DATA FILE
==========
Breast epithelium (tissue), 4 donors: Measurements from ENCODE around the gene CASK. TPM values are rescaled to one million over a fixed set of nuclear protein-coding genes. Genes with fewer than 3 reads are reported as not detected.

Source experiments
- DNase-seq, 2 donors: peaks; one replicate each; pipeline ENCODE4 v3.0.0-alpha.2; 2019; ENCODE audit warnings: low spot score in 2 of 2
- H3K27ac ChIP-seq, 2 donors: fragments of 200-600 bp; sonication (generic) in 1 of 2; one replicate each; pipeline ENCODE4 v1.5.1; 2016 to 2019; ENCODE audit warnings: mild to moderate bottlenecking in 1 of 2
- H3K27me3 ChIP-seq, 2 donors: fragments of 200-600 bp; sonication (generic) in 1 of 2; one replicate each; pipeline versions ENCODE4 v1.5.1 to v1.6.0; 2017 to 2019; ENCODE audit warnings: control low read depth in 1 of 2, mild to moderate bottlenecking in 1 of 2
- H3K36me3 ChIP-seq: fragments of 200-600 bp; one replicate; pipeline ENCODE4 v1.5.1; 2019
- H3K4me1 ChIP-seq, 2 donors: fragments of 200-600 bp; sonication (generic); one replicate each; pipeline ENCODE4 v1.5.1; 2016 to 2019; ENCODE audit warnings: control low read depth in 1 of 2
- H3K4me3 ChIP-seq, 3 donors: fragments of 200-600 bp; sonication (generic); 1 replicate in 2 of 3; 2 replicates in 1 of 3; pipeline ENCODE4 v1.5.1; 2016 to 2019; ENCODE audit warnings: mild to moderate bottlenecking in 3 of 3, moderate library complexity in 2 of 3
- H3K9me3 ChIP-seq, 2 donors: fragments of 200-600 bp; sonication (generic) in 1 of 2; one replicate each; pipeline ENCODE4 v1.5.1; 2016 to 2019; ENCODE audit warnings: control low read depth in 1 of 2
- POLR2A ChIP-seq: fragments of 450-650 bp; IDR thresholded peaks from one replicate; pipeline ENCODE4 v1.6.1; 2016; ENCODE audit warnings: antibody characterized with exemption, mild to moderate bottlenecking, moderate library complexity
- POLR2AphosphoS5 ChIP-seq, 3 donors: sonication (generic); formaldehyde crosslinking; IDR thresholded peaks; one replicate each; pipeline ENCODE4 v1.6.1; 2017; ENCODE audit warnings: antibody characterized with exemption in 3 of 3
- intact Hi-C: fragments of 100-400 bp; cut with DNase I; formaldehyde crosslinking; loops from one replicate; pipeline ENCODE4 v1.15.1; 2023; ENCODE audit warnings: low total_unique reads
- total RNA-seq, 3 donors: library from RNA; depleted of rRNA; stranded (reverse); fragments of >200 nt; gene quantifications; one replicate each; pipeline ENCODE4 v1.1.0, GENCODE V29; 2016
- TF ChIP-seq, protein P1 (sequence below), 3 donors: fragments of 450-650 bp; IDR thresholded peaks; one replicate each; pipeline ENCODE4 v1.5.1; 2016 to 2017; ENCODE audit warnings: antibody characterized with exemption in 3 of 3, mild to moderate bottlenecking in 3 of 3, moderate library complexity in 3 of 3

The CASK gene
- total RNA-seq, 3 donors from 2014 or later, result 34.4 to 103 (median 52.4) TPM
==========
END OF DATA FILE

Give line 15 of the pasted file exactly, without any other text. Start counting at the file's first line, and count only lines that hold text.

The CASK gene